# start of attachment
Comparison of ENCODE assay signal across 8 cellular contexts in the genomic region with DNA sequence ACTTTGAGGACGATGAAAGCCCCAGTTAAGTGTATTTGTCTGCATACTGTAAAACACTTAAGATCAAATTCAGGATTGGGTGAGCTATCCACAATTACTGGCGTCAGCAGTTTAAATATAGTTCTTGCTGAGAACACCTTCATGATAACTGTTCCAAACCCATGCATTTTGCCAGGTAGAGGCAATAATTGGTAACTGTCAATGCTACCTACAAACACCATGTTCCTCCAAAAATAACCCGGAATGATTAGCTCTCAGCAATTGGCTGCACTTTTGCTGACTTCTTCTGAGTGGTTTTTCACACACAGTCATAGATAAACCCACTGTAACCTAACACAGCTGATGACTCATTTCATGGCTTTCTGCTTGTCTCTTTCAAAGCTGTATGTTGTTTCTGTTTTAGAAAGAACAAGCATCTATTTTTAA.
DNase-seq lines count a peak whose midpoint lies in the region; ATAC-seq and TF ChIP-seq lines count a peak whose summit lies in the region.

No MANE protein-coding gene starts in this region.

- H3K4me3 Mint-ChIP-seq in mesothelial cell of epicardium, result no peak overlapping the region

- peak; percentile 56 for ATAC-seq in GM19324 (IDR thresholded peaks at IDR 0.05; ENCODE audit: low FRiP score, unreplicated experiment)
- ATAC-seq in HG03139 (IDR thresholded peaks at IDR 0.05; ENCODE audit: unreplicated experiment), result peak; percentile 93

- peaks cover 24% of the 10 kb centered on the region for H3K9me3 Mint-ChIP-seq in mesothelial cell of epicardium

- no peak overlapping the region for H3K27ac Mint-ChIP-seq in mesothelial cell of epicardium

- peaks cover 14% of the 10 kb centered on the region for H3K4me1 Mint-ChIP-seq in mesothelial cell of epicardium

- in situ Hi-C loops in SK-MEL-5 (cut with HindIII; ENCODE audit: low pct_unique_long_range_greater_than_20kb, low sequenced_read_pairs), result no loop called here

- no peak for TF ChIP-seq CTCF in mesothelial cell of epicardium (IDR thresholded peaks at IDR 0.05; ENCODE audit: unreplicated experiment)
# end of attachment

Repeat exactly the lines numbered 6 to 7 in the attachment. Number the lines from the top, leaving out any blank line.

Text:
- ATAC-seq in HG03139 (IDR thresholded peaks at IDR 0.05; ENCODE audit: unreplicated experiment), result peak; percentile 93

- peaks cover 24% of the 10 kb centered on the region for H3K9me3 Mint-ChIP-seq in mesothelial cell of epicardium